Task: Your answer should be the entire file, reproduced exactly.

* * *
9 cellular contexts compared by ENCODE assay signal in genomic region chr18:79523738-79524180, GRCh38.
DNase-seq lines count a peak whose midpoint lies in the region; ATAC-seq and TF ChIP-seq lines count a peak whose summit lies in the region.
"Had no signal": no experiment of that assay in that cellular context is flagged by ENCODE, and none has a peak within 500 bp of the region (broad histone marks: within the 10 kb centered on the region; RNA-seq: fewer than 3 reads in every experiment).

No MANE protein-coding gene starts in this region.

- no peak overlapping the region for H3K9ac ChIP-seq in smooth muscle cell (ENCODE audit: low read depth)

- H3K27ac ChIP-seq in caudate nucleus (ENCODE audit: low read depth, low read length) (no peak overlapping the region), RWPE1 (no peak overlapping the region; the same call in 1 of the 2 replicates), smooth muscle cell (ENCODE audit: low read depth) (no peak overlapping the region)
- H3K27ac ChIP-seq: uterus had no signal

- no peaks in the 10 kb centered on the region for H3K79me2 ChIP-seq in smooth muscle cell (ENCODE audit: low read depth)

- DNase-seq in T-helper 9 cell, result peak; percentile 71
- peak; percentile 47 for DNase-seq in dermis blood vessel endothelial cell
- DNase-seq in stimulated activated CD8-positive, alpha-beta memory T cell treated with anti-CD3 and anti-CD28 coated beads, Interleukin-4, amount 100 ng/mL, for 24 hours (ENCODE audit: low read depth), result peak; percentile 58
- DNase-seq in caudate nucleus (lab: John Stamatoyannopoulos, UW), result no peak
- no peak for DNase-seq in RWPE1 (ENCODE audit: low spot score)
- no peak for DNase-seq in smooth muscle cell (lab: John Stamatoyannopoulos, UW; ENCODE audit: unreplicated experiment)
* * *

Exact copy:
9 cellular contexts compared by ENCODE assay signal in genomic region chr18:79523738-79524180, GRCh38.
DNase-seq lines count a peak whose midpoint lies in the region; ATAC-seq and TF ChIP-seq lines count a peak whose summit lies in the region.
"Had no signal": no experiment of that assay in that cellular context is flagged by ENCODE, and none has a peak within 500 bp of the region (broad histone marks: within the 10 kb centered on the region; RNA-seq: fewer than 3 reads in every experiment).

No MANE protein-coding gene starts in this region.

- no peak overlapping the region for H3K9ac ChIP-seq in smooth muscle cell (ENCODE audit: low read depth)

- H3K27ac ChIP-seq in caudate nucleus (ENCODE audit: low read depth, low read length) (no peak overlapping the region), RWPE1 (no peak overlapping the region; the same call in 1 of the 2 replicates), smooth muscle cell (ENCODE audit: low read depth) (no peak overlapping the region)
- H3K27ac ChIP-seq: uterus had no signal

- no peaks in the 10 kb centered on the region for H3K79me2 ChIP-seq in smooth muscle cell (ENCODE audit: low read depth)

- DNase-seq in T-helper 9 cell, result peak; percentile 71
- peak; percentile 47 for DNase-seq in dermis blood vessel endothelial cell
- DNase-seq in stimulated activated CD8-positive, alpha-beta memory T cell treated with anti-CD3 and anti-CD28 coated beads, Interleukin-4, amount 100 ng/mL, for 24 hours (ENCODE audit: low read depth), result peak; percentile 58
- DNase-seq in caudate nucleus (lab: John Stamatoyannopoulos, UW), result no peak
- no peak for DNase-seq in RWPE1 (ENCODE audit: low spot score)
- no peak for DNase-seq in smooth muscle cell (lab: John Stamatoyannopoulos, UW; ENCODE audit: unreplicated experiment)